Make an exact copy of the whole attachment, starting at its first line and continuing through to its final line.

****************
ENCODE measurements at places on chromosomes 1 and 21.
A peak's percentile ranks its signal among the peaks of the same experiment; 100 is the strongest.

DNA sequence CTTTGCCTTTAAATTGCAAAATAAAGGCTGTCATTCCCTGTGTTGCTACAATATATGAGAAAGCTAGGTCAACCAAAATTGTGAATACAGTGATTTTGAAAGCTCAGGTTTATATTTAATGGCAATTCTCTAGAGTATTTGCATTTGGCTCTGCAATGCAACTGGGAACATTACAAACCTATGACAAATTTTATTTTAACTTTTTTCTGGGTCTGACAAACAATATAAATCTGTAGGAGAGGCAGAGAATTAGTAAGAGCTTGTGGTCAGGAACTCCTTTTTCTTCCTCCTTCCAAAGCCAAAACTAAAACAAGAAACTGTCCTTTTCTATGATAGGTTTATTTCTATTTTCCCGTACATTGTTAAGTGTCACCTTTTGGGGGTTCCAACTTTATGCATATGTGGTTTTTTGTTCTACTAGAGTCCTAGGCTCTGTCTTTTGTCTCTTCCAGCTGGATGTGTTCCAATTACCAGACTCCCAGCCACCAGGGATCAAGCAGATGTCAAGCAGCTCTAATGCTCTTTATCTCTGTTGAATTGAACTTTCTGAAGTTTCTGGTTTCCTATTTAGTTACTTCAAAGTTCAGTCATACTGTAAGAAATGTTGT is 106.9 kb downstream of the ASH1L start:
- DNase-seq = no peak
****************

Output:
ENCODE measurements at places on chromosomes 1 and 21.
A peak's percentile ranks its signal among the peaks of the same experiment; 100 is the strongest.

DNA sequence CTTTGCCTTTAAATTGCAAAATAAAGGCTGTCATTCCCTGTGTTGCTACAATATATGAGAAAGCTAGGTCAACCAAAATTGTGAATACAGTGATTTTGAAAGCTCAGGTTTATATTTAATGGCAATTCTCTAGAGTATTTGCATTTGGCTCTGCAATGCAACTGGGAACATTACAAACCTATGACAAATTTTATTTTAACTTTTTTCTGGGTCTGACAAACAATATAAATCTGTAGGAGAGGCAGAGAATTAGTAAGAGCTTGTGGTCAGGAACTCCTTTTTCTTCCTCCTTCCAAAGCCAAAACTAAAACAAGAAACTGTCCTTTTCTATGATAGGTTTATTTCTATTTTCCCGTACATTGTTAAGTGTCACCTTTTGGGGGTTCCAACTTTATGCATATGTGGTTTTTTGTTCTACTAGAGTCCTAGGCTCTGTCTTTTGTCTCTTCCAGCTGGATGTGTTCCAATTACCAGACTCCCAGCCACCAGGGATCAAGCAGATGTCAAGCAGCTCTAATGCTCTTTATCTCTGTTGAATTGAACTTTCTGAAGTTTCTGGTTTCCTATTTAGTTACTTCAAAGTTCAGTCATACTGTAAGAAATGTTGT is 106.9 kb downstream of the ASH1L start:
- DNase-seq = no peak